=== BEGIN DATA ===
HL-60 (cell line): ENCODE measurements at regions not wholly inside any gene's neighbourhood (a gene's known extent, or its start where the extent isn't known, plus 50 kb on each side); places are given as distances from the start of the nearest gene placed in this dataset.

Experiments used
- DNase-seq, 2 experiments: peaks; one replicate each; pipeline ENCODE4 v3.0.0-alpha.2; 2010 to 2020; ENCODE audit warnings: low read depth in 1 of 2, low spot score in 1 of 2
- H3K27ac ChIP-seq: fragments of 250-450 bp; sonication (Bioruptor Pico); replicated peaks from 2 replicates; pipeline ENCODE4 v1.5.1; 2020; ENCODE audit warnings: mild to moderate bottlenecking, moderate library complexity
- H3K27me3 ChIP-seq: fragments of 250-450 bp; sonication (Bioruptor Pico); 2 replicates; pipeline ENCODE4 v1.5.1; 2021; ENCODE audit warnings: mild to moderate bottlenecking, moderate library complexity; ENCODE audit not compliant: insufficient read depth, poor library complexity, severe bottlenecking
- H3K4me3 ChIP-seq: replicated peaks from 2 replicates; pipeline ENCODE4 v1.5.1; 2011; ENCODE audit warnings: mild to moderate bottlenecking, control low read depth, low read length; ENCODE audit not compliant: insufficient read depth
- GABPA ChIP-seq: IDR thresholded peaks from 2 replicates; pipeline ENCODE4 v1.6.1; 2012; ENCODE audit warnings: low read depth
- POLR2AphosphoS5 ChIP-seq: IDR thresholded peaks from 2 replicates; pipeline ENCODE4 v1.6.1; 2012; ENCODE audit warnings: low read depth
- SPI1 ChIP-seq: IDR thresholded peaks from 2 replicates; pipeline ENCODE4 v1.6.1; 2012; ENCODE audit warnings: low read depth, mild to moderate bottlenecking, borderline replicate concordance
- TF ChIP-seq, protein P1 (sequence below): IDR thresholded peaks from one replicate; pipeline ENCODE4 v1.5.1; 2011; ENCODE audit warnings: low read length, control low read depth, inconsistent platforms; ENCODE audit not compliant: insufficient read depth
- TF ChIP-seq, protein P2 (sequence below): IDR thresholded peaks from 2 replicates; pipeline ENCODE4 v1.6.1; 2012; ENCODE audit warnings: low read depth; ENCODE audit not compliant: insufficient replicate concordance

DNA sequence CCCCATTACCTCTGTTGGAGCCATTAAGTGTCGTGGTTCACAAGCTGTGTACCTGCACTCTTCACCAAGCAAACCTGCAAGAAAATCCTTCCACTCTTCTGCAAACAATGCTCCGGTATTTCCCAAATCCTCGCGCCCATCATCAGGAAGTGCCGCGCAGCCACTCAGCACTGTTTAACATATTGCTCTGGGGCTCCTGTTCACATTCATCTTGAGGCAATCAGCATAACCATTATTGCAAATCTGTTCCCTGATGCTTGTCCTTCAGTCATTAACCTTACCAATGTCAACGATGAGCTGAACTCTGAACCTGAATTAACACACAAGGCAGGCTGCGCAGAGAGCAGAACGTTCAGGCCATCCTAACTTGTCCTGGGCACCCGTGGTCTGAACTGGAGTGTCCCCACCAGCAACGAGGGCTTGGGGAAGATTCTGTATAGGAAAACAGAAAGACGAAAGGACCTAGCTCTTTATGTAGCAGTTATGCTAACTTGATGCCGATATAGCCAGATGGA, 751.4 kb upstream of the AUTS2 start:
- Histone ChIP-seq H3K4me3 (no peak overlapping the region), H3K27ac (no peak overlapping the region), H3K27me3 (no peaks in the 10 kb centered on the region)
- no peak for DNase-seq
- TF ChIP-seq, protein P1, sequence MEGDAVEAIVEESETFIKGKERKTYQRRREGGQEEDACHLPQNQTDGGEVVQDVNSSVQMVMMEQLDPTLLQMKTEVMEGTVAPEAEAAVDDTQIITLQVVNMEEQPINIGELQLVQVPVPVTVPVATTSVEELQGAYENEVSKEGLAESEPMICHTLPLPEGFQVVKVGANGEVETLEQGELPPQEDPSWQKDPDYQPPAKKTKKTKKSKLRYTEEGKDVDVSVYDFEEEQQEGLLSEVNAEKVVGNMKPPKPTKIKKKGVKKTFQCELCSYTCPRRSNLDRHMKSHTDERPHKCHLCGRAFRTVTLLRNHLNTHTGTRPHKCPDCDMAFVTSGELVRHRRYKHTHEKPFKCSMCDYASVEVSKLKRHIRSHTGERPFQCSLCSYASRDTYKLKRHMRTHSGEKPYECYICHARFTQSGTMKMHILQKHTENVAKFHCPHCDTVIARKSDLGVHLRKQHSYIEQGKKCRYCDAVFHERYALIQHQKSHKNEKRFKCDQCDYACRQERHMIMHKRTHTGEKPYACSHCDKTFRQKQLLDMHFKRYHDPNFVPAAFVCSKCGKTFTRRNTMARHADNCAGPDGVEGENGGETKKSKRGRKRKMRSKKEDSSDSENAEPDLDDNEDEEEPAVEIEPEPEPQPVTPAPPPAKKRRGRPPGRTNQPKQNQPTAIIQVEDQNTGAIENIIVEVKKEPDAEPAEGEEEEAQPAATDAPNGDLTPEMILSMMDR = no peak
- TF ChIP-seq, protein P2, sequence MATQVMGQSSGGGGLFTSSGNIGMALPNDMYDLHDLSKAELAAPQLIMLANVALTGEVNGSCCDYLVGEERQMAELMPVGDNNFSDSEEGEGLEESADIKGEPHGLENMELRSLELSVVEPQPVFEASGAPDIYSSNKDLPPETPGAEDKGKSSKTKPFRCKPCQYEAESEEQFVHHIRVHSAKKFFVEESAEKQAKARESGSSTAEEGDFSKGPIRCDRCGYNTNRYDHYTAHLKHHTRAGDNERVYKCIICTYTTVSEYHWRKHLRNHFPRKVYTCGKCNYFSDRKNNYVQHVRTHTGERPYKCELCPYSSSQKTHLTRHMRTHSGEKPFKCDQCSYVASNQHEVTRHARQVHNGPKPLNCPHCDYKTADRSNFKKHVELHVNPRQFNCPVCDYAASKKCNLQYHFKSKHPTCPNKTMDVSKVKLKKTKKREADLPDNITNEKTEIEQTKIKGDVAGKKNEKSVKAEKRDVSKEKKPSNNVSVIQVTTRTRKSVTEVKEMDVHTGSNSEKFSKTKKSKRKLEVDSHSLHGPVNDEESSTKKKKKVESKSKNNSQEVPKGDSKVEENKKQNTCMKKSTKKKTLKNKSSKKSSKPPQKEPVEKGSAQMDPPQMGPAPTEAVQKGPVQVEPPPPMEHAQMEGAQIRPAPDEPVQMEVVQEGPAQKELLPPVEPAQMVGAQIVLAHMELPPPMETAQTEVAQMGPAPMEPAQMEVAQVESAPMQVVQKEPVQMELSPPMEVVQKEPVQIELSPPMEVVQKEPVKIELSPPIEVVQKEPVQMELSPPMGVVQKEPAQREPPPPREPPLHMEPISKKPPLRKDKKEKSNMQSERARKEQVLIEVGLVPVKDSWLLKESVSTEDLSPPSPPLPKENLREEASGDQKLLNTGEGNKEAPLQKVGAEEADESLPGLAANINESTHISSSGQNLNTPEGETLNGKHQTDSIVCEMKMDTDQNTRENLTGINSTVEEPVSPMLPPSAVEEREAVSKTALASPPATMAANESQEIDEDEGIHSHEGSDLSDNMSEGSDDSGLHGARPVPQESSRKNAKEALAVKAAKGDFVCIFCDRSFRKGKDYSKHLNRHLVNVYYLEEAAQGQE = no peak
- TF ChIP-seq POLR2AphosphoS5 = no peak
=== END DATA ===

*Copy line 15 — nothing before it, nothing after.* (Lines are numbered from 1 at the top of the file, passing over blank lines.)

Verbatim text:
- TF ChIP-seq, protein P1, sequence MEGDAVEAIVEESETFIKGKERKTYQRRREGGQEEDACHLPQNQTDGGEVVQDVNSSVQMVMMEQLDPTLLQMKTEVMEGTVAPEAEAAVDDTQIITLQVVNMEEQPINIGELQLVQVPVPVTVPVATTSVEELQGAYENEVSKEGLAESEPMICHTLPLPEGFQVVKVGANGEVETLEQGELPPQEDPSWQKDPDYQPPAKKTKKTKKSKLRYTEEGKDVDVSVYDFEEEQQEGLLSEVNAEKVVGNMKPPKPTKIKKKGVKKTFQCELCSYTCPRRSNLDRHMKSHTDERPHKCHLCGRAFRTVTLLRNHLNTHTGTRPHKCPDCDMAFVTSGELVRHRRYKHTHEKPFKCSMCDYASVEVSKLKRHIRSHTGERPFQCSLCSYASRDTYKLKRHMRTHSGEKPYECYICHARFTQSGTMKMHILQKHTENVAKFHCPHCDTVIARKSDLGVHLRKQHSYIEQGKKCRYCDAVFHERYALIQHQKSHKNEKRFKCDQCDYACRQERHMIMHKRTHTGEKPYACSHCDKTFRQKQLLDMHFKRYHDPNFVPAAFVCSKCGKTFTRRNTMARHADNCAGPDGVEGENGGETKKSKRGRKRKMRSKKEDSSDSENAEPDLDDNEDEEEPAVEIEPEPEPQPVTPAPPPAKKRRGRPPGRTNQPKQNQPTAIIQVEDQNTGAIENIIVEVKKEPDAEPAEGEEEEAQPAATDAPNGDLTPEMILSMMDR = no peak